As the conversation about data protection and privacy take greater precedence across the world, governments and agencies are adopting a more inward-looking policy with regards to its data privacy laws. Across the world, governments are giving more importance to an individual’s right to data and has been taking stern action against the corporatisation of data.
Each year, 28 January is observed as the Data Privacy Day in India, the US, Canada and 47 European countries. Initiated by the Council of Europe as early as 2007, the day is observed to raise awareness and promote data protection practices.
With the adoption of the General Data Protection Regulation (GDPR) in Europe, the move has managed to create a ripple across the continent. The EU’s stern policies and exorbitant fines for agencies, companies and even individuals for noncompliance has thrust the conversation about the importance of data protection into the limelight again.
In fact, ever since the implementation of the policy, companies like Google and Facebook, which owns a large share of its user’s data, has come under the radar on several occasions for unlawful use of their customer data.
Reinstating the importance of the day, Erin Egan, Facebook’s Chief Privacy Officer said that the social media platform is will be inviting people to take up a privacy checkup in the next two weeks. “For Data Privacy Day we’re showing people a reminder in News Feed inviting them to take Privacy Checkup. We’ll roll this out around the world over the next two weeks to help people review,” Egan said in a blog.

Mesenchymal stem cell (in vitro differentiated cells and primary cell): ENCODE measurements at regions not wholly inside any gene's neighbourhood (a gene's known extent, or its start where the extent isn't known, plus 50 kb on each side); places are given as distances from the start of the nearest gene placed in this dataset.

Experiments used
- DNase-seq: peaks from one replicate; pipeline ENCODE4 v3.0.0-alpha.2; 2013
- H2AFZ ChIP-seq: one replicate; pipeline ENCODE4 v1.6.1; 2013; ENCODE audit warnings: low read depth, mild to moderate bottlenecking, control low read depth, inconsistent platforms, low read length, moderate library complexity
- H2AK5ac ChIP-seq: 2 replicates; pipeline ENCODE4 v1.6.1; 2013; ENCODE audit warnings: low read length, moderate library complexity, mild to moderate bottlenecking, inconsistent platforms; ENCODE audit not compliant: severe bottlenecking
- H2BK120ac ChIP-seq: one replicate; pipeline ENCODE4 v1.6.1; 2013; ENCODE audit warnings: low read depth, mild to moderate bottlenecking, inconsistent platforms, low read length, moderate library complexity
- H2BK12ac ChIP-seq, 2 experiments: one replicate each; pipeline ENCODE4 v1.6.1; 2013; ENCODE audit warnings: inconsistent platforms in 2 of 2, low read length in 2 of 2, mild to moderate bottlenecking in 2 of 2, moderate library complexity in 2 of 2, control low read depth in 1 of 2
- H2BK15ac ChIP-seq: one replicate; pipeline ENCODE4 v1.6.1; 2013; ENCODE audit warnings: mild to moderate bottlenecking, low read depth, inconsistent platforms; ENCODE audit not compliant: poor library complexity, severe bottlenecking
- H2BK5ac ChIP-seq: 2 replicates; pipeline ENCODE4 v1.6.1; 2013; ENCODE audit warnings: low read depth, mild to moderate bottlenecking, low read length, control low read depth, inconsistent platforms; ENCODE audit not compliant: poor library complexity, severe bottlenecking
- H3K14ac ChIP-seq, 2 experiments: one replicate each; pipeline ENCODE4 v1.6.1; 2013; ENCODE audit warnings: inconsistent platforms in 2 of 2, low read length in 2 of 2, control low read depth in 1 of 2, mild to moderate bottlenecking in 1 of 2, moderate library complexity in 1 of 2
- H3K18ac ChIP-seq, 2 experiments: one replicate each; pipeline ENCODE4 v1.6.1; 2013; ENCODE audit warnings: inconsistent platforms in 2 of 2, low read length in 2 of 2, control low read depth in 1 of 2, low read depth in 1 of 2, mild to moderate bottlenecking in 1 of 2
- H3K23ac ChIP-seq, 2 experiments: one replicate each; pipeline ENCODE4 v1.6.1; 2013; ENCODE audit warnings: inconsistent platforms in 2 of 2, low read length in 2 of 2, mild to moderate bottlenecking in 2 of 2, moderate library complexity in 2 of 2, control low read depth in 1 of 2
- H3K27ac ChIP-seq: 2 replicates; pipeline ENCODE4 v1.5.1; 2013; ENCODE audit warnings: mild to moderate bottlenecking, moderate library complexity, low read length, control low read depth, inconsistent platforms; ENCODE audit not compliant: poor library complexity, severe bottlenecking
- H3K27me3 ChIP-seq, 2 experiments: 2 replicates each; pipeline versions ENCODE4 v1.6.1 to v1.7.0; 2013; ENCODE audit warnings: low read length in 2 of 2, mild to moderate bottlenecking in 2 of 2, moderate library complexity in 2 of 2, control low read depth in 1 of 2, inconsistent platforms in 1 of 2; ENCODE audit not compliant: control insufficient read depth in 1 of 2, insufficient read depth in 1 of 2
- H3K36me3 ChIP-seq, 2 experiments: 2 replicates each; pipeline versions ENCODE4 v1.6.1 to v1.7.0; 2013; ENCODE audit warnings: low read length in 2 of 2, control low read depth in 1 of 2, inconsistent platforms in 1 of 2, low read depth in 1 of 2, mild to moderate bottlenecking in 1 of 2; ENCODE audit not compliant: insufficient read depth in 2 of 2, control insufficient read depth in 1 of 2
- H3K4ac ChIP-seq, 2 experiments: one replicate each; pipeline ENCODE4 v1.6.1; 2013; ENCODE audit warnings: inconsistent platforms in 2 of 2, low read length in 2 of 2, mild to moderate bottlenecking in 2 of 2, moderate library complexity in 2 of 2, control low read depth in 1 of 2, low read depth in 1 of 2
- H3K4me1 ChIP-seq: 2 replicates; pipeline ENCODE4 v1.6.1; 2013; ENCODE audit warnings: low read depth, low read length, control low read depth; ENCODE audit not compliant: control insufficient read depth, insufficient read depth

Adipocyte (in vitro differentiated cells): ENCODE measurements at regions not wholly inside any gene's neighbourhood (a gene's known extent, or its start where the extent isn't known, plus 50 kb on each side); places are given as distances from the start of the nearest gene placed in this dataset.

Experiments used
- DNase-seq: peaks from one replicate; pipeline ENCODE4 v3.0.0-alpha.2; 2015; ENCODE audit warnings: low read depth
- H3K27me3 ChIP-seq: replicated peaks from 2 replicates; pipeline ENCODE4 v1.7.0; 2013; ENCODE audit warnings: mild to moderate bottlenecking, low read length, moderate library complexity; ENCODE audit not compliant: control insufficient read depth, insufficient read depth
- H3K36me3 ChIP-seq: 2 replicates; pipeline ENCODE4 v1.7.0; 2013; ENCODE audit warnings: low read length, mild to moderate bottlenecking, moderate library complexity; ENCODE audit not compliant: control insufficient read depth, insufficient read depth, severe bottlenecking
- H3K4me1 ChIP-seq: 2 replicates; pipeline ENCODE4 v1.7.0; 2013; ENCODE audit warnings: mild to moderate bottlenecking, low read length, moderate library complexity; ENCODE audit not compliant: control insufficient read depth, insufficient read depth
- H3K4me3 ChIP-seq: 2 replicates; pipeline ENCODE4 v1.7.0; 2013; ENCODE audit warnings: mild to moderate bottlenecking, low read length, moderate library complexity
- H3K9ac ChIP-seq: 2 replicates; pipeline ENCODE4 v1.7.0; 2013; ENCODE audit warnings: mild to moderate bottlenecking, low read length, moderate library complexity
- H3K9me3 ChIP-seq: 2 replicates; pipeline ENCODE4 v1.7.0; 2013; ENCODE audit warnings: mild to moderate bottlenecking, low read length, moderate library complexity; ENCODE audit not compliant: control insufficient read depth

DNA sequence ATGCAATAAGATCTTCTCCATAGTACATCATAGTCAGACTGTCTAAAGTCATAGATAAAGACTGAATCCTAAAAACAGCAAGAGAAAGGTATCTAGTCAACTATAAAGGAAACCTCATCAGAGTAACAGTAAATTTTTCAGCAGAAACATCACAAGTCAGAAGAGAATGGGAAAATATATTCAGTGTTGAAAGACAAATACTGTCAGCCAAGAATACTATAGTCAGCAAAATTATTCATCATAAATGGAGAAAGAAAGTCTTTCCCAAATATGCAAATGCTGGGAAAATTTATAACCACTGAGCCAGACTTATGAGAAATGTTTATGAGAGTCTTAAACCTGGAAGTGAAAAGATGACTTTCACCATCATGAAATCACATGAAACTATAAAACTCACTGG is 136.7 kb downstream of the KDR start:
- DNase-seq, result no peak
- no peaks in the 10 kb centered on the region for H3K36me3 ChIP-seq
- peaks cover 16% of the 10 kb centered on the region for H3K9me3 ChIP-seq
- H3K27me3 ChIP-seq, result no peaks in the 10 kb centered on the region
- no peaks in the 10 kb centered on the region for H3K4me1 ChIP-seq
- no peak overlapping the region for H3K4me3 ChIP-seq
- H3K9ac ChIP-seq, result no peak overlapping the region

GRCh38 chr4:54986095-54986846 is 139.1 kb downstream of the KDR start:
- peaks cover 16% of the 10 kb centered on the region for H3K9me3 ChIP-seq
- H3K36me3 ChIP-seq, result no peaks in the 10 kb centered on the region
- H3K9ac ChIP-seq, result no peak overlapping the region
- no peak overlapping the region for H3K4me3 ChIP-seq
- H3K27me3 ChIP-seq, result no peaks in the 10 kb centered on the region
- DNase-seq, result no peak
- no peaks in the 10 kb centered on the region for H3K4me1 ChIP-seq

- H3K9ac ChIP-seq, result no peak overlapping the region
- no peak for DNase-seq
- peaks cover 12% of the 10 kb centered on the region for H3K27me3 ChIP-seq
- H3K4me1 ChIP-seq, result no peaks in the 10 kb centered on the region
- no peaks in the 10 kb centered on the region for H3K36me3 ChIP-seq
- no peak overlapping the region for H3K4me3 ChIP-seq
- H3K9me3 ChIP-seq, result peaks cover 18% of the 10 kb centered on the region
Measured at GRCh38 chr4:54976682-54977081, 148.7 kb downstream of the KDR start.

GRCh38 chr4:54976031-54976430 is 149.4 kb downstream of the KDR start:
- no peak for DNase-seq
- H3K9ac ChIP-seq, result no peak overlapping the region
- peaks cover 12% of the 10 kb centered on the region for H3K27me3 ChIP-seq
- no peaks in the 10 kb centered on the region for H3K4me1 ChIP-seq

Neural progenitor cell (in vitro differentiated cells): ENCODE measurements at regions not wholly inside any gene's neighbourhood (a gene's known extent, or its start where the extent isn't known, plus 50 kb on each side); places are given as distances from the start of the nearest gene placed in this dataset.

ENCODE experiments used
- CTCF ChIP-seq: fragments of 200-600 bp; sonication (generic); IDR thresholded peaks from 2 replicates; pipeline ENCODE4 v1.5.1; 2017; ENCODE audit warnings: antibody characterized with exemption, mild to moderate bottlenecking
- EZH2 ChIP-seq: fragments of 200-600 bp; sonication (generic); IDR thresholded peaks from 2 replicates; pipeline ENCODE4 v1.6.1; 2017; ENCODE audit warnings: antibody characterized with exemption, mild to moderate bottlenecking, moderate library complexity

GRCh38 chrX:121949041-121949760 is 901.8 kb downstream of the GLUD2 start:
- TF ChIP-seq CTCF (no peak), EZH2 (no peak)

Data protection law in India
As today marks the 12th year of its initiation, the relevance of the day in India is highly pertinent, as the country is gearing up for the adoption of its first data protection law. With the implementation of Personal Data Protection Bill, the government hopes to turn the data privacy into a fundamental right while giving individuals the greater say and control over their data.
The bill which is set to be tabled in the parliament in June this year has raised concerns from various stakeholders as it gives the government complete monopoly over citizen’s data. With government initiatives such as Aadhaar and Digital Locker being susceptible to security vulnerabilities in the past, rights activists and even tech giants have raised their concerns revolving certain provisions of the new draft policy.
Though the government’s move has warranted a mixed response within the country, with its push for a draft policy on data protection, the government seems to acknowledge the importance of data protection in this age of data influx.